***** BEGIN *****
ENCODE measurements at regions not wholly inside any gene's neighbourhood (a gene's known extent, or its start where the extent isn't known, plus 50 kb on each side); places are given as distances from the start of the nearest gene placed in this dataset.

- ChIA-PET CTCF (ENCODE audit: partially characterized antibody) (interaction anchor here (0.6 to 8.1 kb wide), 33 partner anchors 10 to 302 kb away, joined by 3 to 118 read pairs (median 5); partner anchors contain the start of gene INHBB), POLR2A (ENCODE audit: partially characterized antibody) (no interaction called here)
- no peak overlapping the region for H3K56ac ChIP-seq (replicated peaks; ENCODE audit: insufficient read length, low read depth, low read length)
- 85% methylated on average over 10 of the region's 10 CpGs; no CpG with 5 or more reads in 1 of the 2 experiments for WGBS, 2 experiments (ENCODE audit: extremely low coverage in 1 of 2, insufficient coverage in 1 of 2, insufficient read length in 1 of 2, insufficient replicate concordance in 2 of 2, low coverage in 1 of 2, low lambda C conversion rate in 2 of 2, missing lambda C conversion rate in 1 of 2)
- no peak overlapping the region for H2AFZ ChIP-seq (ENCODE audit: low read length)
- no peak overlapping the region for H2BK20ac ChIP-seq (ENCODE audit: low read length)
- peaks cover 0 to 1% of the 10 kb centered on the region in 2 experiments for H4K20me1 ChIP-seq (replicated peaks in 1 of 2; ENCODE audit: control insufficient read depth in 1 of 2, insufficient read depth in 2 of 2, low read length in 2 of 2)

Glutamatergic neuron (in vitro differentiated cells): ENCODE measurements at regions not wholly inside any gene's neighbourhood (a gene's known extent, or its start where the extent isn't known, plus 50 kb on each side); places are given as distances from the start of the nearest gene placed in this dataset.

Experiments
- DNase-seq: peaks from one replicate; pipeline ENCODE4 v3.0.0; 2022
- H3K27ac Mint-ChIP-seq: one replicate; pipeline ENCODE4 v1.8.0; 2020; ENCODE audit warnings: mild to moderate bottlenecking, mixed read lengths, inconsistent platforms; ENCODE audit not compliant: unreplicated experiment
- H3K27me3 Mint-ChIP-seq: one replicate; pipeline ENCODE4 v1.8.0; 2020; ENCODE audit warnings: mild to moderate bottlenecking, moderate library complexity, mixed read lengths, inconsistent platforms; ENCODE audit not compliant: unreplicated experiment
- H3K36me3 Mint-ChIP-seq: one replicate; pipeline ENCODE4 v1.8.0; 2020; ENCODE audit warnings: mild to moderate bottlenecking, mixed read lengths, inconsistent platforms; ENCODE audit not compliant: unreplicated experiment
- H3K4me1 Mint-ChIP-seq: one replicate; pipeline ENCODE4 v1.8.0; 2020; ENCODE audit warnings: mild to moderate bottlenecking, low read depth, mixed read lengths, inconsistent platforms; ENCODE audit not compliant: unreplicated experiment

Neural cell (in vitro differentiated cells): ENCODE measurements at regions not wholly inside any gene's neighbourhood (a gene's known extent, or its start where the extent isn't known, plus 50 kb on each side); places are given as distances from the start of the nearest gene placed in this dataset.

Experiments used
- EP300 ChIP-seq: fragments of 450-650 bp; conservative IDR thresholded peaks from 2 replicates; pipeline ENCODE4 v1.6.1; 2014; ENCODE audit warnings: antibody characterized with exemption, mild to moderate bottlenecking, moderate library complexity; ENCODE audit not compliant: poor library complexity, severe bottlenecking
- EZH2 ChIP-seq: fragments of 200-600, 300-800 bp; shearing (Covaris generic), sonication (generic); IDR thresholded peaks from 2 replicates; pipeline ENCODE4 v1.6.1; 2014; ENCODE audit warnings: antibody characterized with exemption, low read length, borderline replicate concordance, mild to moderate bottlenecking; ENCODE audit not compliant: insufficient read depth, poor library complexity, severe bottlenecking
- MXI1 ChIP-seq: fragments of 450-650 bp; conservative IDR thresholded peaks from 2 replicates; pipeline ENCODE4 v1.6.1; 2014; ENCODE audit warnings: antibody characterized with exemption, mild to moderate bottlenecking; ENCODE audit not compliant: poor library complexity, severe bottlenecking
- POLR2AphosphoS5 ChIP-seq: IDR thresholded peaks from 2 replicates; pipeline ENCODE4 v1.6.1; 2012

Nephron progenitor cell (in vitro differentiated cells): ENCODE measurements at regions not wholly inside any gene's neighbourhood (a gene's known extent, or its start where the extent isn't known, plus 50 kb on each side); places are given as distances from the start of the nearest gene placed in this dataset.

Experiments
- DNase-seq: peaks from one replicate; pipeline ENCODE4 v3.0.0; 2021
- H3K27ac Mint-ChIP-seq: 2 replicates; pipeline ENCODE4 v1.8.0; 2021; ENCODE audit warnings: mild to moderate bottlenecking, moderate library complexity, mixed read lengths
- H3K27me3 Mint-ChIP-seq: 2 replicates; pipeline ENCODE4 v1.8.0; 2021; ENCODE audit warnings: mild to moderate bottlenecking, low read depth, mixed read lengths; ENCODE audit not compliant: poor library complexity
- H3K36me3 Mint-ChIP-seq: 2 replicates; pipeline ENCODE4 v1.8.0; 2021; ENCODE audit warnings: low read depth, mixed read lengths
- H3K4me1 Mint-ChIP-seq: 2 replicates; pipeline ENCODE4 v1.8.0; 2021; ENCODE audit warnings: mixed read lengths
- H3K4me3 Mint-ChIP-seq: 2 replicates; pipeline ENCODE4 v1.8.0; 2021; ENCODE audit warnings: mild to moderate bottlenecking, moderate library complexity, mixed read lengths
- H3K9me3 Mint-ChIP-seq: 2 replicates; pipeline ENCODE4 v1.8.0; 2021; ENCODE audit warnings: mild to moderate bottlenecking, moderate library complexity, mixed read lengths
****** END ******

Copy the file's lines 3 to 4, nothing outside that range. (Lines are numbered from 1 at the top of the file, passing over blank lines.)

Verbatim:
- no peak overlapping the region for H3K56ac ChIP-seq (replicated peaks; ENCODE audit: insufficient read length, low read depth, low read length)
- 85% methylated on average over 10 of the region's 10 CpGs; no CpG with 5 or more reads in 1 of the 2 experiments for WGBS, 2 experiments (ENCODE audit: extremely low coverage in 1 of 2, insufficient coverage in 1 of 2, insufficient read length in 1 of 2, insufficient replicate concordance in 2 of 2, low coverage in 1 of 2, low lambda C conversion rate in 2 of 2, missing lambda C conversion rate in 1 of 2)